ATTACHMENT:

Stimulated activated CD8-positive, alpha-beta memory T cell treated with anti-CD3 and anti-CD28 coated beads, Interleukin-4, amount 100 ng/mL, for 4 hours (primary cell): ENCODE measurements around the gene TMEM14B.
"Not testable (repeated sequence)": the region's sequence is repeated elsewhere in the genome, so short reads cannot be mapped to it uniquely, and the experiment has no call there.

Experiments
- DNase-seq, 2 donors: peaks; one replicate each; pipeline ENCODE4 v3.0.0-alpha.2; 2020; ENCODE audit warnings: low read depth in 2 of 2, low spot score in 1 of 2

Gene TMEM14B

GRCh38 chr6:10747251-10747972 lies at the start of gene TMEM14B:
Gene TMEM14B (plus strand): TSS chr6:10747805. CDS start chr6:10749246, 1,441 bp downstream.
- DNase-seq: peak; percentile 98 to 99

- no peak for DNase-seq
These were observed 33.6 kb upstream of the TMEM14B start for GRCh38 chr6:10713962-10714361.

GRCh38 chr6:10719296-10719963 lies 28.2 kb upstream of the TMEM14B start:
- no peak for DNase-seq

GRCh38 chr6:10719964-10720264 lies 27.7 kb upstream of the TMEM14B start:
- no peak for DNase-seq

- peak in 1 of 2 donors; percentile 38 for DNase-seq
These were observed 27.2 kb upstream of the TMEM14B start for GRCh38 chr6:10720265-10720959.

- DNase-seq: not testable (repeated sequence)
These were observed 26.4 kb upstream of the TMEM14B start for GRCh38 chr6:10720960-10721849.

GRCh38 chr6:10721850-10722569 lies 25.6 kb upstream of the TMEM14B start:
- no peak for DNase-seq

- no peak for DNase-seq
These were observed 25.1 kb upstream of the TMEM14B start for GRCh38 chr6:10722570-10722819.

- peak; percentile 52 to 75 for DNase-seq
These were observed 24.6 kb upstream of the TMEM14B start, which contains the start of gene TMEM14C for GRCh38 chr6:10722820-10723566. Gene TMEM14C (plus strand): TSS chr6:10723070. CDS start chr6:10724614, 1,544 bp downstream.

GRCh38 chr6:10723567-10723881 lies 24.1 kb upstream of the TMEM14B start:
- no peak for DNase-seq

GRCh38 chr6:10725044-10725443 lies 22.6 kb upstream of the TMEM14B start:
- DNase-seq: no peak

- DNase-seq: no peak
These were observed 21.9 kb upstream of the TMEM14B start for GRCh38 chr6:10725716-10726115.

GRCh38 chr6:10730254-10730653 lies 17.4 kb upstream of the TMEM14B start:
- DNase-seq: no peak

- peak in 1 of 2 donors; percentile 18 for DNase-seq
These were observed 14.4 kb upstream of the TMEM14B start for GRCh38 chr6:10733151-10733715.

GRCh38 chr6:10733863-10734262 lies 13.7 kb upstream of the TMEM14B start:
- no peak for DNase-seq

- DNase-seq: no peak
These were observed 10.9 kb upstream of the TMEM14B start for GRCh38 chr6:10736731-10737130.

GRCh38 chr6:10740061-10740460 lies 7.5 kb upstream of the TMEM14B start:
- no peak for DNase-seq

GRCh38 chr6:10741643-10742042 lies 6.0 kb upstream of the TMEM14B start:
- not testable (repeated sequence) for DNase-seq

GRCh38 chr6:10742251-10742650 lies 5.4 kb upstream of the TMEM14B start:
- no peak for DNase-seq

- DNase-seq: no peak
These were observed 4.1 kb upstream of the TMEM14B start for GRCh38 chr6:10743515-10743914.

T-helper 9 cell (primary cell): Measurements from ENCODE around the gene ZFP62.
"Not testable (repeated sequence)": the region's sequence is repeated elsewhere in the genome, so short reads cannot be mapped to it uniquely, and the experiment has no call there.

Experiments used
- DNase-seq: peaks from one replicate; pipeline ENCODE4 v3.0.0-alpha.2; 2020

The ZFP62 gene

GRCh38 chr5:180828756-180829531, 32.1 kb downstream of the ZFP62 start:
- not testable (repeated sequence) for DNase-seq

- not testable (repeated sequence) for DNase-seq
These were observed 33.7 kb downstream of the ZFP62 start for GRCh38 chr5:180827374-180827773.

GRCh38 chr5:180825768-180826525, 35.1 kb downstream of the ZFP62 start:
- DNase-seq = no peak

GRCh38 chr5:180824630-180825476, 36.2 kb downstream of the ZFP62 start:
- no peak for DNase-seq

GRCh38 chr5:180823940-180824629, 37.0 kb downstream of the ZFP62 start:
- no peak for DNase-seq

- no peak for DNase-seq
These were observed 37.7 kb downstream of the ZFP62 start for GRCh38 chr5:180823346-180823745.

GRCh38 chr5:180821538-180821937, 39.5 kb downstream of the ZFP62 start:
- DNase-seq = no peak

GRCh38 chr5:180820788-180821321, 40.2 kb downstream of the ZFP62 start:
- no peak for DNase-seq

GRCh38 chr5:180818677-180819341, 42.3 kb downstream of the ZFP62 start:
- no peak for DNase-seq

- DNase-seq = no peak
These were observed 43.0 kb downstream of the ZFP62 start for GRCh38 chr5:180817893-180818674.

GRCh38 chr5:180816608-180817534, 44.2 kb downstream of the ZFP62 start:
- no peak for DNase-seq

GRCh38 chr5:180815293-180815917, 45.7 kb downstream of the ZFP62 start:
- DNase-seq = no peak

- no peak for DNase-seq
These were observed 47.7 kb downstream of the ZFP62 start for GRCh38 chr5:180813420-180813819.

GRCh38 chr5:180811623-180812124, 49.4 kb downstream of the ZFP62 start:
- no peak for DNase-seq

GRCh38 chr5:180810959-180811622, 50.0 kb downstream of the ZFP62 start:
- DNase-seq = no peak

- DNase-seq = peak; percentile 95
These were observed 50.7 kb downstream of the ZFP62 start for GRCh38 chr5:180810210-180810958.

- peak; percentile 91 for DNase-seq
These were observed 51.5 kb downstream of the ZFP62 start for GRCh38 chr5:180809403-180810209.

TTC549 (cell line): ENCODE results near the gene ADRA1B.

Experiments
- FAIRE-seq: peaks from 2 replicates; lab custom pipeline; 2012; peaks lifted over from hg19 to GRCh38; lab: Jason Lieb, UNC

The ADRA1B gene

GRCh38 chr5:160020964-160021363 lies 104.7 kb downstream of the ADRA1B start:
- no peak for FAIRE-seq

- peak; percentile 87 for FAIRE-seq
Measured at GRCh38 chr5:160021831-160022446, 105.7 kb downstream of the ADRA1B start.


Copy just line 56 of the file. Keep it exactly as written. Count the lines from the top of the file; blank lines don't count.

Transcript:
GRCh38 chr5:180825768-180826525, 35.1 kb downstream of the ZFP62 start: